Quito’s Foreign Minister Ricardo Patiño said Sept. 12 that the dramatic attack two days earlier by FARC guerillas on the border town of San Miguel in Colombia’s Putumayo department was not launched from Ecuador. Patiño stressed that the attack, in which at least six Colombian National Police officers were killed, “has nothing to do with us.” The foreign minister’s statement came in reaction to the expressed concerns of the Colombian government that FARC fighters may have crossed into Colombia from Ecuador to launch the offensive and then fled back to hide in the neighboring country.
The Colombian government has since confirmed that the guerrillas launched the attack internally, which Patiño was quick to emphasise. Patiño also said that following the attack, the two neighbor countries had agreed to reactivate cooperation on border security through the Bi-national Border Commission (Combifron). Patiño said the two governments plan to hold meetings in coming weeks to move forward in normalizing their diplomatic relations.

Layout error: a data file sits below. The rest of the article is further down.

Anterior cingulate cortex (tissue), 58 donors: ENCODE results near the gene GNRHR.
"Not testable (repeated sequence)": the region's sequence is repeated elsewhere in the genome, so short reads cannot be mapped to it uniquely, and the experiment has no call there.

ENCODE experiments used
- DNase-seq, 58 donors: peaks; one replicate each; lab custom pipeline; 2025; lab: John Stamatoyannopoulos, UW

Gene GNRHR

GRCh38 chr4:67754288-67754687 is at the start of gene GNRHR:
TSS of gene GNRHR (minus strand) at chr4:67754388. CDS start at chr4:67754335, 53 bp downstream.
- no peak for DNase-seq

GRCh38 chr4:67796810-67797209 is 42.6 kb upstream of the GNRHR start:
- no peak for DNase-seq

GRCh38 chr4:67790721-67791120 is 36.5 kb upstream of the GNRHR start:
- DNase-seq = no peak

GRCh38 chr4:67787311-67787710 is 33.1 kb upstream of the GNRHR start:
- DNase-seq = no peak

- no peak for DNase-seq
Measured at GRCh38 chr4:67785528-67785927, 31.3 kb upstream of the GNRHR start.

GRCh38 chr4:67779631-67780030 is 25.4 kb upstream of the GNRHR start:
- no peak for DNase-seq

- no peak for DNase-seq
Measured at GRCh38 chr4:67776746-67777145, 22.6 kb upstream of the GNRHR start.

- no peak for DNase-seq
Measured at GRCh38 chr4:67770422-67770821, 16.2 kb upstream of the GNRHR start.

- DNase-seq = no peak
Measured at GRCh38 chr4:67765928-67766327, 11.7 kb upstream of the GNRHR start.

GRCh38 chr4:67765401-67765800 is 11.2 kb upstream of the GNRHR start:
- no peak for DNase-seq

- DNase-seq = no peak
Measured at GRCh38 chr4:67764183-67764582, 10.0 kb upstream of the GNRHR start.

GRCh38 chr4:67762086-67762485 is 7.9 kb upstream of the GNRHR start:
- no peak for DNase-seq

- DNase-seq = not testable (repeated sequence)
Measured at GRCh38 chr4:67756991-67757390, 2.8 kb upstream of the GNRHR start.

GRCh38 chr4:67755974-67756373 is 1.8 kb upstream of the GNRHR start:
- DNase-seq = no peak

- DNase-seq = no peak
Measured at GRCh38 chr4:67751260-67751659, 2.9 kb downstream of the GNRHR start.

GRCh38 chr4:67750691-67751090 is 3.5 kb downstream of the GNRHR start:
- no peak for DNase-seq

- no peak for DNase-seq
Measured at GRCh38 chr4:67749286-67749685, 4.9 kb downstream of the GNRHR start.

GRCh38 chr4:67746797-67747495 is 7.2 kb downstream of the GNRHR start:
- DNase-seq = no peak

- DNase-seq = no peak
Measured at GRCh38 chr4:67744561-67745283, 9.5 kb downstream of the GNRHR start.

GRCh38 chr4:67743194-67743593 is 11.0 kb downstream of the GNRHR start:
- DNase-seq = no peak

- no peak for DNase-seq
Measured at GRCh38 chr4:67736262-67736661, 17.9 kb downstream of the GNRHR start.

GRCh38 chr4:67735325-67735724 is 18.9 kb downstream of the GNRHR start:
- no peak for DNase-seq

Ecuador broke ties with Colombia in March 2008, after the Colombian army carried out a raid on a FARC camp on Ecuadoran soil. Ecuador viewed the raid—in which FARC leader “Raul Reyes” was killed and his computers retrieved by Colombia—as undermining its sovereignty. The two nations have been working at restoring relations since late 2009 but Ecuador has refused to fully repair ties until Colombia handed over Reyes’ files, which Bogotá claimed contained evidence of collusion between the Ecuadoran government and the FARC. (Colombia Reports, Sept. 13; Colombia Reports, Sept. 10)
Amnesty International has meanwhile urged the Colombian authorities to protect around 90 young people named on two paramilitary “death lists” on Facebook, after three people on the lists were killed last month. All the men and women on the “death lists” live in Puerto Asis, another border town in Putumayo. They have been warned to leave the town or they too will be killed. The death lists were issued after the killings of two police officers in the town a month ago, which the security forces blamed on the FARC. (Amnesty International, Sept. 13)